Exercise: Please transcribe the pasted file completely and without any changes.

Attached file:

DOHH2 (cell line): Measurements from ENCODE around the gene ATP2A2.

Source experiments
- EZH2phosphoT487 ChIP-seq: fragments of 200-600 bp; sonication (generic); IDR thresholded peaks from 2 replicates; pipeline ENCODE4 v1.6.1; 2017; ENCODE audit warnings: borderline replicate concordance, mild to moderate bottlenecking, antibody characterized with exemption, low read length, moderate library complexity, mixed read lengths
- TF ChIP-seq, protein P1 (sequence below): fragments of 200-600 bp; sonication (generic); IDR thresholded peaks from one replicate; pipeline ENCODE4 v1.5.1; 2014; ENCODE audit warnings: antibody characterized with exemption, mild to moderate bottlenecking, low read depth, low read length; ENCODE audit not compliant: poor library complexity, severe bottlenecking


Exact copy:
DOHH2 (cell line): Measurements from ENCODE around the gene ATP2A2.

Source experiments
- EZH2phosphoT487 ChIP-seq: fragments of 200-600 bp; sonication (generic); IDR thresholded peaks from 2 replicates; pipeline ENCODE4 v1.6.1; 2017; ENCODE audit warnings: borderline replicate concordance, mild to moderate bottlenecking, antibody characterized with exemption, low read length, moderate library complexity, mixed read lengths
- TF ChIP-seq, protein P1 (sequence below): fragments of 200-600 bp; sonication (generic); IDR thresholded peaks from one replicate; pipeline ENCODE4 v1.5.1; 2014; ENCODE audit warnings: antibody characterized with exemption, mild to moderate bottlenecking, low read depth, low read length; ENCODE audit not compliant: poor library complexity, severe bottlenecking